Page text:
Goodbye, London

My year in London is coming to a close, and I’m overwhelmed at the idea of leaving. I  am sitting here on my bed, surrounded by stacks of loose-leaf paper, dog-eared books, cups of water and tea, blankets bunched up around my feet, trying to think of how to describe what it has meant to me. Sonia, I ask myself, what did you learn??

Here’s a few things:

  • Through living alone: what it means to deliberately choose to spend your time with the people that matter
  • Through reading challenging books from around the globe: my worldview is limited and I should eternally seek to unravel my assumptions and confront my ideas of “the way things are” at every opportunity
  • Through traveling: to see communities and individuals in shades of grey and always approach with kindness and empathy
  • Through attending pub trivia: I am really bad at it and should probably stop but won’t until I get to go to Harry Potter trivia and prove my worth
  • Through forcing myself out of my comfort zone, making a short film, and likely embarrassing myself for the ages: supportive friends, encouraging teachers, and a drive to keep trying can bring something out of you that seemed impossible
  • Through quiet days in grassy parks ruminating on gratefulness: true confidence means seeing the endless potential in yourself and the people around you, perceiving the beauty in your friends and family, and learning to be a better person from those you admire
  • Through working with actors that I could only dream of meeting: fame is probably not all it’s cracked up to be and maintaining intention, appreciation, and grounding in such a world is a feat worthy of high praise
  • Through discussions on political philosophy, filmic integrity, and artistic intention in class: subjectivity is not frivolous, but paramount
  • Through befriending folks from far-flung pockets of the world: kindness, passion, loneliness, love, and fussy mothers are universal

Our lives are bundles of moments that go as quickly as they came. I used to be the kind of person that perennially looks to the future, on to the next thing, and the next thing after that. I think part of that was because I was afraid of how much it would hurt losing something if I didn’t have something else to look forward to. I really suck at goodbyes and so I told my mind to say goodbye early, to ease the transition. This is not a fear that has left my system, but at the same time I’ve realized that the rust-red of the brick building across the street, or the smell of the London breeze coming in from the open window, or the quiet buzzing of the radiator, those aren’t things I will be able to experience when I think back. There is a value to being a part of the moment rather than always seeking to preserve it (which I recognize is a bit sanctimonious of me to be saying as a film student and someone that is writing a blog post about her experiences).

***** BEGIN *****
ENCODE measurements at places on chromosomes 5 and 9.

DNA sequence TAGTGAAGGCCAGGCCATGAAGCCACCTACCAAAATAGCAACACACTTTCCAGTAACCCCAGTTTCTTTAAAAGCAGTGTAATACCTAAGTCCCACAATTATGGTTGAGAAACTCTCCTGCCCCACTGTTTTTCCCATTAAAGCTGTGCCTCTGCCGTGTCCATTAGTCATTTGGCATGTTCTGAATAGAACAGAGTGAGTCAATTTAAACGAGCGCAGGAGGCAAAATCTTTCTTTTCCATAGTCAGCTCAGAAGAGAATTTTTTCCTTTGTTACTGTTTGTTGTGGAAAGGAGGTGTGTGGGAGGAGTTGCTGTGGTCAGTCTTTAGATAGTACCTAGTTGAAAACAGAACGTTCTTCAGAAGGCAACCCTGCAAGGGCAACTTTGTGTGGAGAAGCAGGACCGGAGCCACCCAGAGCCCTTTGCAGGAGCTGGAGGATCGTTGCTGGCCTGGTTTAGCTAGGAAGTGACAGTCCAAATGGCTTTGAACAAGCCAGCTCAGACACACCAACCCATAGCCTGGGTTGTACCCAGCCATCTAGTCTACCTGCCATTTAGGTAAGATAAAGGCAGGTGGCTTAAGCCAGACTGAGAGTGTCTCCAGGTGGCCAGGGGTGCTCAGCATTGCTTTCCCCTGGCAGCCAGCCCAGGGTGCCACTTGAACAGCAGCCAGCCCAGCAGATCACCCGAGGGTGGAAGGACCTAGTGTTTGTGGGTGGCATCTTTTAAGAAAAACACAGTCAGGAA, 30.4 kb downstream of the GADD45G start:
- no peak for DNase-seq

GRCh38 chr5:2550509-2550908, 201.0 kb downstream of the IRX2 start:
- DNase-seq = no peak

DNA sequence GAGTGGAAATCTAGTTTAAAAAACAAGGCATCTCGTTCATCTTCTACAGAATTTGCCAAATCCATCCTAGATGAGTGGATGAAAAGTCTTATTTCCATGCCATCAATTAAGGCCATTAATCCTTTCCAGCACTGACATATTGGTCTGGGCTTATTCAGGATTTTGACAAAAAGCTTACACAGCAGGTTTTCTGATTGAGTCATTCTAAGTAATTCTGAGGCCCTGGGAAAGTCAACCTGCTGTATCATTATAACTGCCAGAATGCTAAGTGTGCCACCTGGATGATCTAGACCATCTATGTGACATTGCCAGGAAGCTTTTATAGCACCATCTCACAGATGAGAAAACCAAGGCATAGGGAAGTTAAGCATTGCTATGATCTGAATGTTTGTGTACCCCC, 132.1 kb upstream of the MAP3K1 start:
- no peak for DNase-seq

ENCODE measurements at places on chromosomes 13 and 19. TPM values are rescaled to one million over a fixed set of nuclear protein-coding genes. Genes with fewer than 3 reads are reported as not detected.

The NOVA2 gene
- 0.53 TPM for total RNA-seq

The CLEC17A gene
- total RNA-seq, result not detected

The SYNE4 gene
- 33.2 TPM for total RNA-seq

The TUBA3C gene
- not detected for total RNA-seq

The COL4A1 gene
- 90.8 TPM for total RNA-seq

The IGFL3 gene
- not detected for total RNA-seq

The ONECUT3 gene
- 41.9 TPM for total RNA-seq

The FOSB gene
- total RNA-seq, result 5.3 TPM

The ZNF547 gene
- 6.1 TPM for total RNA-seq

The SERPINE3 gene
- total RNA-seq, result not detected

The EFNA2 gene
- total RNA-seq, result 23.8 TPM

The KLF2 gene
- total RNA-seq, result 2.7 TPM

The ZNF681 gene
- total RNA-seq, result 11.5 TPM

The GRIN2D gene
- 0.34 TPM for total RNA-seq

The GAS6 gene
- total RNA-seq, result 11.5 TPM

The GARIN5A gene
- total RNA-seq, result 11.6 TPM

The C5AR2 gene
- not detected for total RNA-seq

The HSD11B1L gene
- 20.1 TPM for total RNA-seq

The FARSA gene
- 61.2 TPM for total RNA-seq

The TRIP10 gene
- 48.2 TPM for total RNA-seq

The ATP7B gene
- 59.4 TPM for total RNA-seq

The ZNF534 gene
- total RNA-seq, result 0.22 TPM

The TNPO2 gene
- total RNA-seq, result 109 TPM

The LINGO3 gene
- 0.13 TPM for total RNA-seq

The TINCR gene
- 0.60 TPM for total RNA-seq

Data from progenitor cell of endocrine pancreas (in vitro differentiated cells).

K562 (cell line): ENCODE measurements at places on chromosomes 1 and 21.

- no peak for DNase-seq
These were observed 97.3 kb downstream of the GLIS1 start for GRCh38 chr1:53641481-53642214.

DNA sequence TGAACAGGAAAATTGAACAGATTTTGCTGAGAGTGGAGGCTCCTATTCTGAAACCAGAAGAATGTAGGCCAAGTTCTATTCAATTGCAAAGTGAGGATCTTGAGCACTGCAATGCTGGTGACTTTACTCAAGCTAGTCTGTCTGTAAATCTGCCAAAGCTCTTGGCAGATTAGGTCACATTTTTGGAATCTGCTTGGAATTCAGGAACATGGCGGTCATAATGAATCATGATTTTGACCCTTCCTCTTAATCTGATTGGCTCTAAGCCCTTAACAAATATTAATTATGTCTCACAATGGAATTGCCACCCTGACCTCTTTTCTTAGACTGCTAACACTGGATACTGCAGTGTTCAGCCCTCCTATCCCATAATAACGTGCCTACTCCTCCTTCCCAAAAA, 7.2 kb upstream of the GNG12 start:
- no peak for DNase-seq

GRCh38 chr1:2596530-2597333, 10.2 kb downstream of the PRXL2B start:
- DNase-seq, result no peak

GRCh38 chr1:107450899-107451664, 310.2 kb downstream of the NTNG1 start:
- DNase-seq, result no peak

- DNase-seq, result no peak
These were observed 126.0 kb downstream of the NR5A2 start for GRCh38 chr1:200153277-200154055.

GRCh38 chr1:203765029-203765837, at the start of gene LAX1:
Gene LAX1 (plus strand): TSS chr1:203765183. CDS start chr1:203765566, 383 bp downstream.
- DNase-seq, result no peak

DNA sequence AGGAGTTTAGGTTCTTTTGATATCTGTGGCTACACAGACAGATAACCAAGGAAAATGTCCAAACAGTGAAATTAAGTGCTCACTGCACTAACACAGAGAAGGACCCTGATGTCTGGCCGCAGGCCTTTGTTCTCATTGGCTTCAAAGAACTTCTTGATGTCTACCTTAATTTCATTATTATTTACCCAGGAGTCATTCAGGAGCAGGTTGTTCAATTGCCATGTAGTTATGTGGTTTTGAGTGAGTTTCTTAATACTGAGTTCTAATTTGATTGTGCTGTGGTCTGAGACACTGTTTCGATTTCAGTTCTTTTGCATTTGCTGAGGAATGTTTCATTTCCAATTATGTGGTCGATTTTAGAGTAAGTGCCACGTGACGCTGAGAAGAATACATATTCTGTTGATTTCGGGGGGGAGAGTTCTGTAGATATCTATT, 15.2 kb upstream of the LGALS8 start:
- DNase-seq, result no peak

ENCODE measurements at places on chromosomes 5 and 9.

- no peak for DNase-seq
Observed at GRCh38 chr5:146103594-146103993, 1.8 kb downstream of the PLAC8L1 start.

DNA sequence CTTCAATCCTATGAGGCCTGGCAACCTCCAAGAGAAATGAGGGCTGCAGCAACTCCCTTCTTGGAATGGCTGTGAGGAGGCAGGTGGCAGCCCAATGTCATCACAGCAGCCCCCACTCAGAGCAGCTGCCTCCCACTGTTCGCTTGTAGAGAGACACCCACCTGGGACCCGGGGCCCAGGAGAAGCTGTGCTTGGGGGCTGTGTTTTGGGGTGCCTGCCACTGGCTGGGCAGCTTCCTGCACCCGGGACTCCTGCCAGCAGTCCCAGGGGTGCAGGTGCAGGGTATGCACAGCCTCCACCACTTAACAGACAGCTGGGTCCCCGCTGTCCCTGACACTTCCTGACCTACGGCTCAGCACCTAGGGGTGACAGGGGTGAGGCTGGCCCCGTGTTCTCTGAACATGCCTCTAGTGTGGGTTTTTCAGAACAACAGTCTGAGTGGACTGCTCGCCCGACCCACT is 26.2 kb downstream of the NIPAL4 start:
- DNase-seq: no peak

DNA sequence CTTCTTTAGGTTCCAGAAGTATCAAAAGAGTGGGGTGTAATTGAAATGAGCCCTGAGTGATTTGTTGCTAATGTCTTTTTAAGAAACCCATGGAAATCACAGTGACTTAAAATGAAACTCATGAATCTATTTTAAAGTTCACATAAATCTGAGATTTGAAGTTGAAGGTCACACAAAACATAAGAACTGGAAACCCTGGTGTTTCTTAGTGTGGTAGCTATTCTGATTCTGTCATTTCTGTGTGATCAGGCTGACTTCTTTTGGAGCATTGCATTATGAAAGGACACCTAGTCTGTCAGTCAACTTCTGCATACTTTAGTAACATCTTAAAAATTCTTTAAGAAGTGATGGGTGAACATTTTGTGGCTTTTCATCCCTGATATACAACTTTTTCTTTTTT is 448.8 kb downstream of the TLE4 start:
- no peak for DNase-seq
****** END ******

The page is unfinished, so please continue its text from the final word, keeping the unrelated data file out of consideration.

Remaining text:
I guess it gets back to this question of what’s the point of all of this? Here’s what I think the point is – these people, this place, these moments, they gave my life fullness. It felt like I could do something really important to make the world a little bit better. This experience opened my eyes, in school and out, to the ways in which upbringing and culture can shape the way we see the world, the ways in which we understand danger and safety, necessity and luxury, happiness and worth. It gave me much needed perspective on who I am and what I would like to do in my time on earth.

I am now going to pass on this torch to the future fellows, who I know will have the same transformative experience I did. It seems like just yesterday, I was sitting around a panel of interviewers at the University of Michigan, explaining why I wanted to go to London to learn about film and media. It also seems like years and years ago. To the future fellows – recognize how special these moments are, even those that are especially difficult or uncomfortable or even lonely. Take full advantage of your new life to push the bounds of what you thought you could and could not do. And most of all, meet new people that challenge you – this is unavoidable and of utmost importance. I am so excited for you.